A yearlong discussion to relax Queen Creek's sign ordinance is expected to reach a conclusion Wednesday night, with the Town Council voting on modifications that would allow grand opening banners to hang for a month longer than the current 60-day restriction.
However, new regulations would not allow special-event banners or A-frame signs in the public right of way. The town's Chamber of Commerce supported changing the ordinance to allow both types of signs.
The council, in an effort to help businesses advertise in a tough economy, first discussed relaxing its sign ordinance at a council retreat in February 2009.
The topic has come up at meetings periodically since then, with subsequent discussions focusing on the effectiveness of having signs out on the street versus the aesthetic appeal of limiting signs in town.
In the end, the Planning and Zoning Commission opted to recommend changing the length of time grand opening banners are allowed. It also suggests making the size of banners dependent on the size of the business. That way, larger buildings will be able to hang larger signs.
The commission also added regulations addressing sign-walkers, people wearing costumes or holding signs near the streets advertising a business. Under the recommendations, sign-walkers could only be used when a business is open and they would have limits on the size of the signs they can carry. There are also regulations on where the sign-walkers can be in relation to a business.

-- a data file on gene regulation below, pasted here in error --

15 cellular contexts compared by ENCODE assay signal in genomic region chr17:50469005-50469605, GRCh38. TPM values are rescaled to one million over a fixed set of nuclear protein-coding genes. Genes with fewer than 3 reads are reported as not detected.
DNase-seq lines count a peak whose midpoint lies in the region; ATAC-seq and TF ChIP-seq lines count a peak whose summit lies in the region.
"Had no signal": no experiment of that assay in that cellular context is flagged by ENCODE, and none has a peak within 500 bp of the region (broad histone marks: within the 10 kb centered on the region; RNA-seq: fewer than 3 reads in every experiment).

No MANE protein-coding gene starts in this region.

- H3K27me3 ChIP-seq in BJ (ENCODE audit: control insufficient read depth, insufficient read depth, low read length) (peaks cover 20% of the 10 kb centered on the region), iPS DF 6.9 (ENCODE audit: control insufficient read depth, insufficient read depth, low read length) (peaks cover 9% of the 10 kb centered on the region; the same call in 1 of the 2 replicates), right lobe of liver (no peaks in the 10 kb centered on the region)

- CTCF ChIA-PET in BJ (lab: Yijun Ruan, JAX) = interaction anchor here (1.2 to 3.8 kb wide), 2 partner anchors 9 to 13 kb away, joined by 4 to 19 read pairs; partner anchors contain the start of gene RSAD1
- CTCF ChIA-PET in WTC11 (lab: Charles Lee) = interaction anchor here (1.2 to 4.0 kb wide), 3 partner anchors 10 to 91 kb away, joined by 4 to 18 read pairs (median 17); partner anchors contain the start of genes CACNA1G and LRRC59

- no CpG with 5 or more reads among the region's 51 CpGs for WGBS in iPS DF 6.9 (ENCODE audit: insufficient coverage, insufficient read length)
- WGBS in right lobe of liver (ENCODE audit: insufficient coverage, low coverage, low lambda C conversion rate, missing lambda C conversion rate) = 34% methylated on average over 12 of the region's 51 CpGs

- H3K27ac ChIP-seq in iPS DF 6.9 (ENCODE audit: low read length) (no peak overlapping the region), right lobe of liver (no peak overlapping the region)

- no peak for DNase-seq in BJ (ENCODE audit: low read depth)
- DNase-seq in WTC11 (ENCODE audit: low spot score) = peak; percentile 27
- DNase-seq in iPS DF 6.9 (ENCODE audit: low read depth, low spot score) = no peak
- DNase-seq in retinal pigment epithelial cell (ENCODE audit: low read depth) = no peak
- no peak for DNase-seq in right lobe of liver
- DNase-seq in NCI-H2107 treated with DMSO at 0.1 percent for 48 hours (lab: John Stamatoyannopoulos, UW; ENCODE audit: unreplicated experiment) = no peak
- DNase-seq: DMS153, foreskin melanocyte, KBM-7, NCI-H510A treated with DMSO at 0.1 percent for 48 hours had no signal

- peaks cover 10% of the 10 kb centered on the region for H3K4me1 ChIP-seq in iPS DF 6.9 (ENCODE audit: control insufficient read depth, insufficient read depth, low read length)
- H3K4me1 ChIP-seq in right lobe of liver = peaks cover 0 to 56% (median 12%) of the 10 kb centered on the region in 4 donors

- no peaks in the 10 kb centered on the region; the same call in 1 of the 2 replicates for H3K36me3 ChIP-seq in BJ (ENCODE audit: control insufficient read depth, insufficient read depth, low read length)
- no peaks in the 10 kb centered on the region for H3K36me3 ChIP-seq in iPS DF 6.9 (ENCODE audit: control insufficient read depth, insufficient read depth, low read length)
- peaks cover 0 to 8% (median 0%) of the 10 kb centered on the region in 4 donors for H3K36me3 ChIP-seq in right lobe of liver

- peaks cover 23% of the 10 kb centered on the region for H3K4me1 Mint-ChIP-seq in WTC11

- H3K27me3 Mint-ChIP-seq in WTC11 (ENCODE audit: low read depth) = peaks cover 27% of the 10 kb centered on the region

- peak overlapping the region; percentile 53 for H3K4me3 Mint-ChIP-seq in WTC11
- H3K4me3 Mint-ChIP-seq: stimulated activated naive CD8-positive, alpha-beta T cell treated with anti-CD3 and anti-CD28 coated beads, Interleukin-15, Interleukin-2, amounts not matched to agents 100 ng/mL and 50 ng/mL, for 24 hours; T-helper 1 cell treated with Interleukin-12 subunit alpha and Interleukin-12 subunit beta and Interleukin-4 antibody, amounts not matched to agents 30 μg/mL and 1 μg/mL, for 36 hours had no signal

One commission member voted against the recommendation, saying A-frame signs should be allowed, but most of the commission thought they would clutter the street and create enforcement issues, said Wayne Balmer, town planning manager.
"They philosophically thought it wasn't the image they wanted to project," he said.
Queen Creek Chamber President Rustyn Sherer has said he would still like the council to allow A-frame and special-event signs in the revised ordinance. Sherer couldn't be reached for comment on Tuesday.
Queen Creek isn't the only East Valley municipality that has examined relaxing its sign ordinance because of the economy. Chandler temporarily relaxed its sign ordinance in October to allow for more temporary signs, although those provisions expire next June.
The Gilbert Chamber of Commerce also sent a letter to its Town Council last month asking Gilbert to increase the number of A-frame signs each business is allowed. The chamber also wants the town to permit flying banners, among other changes.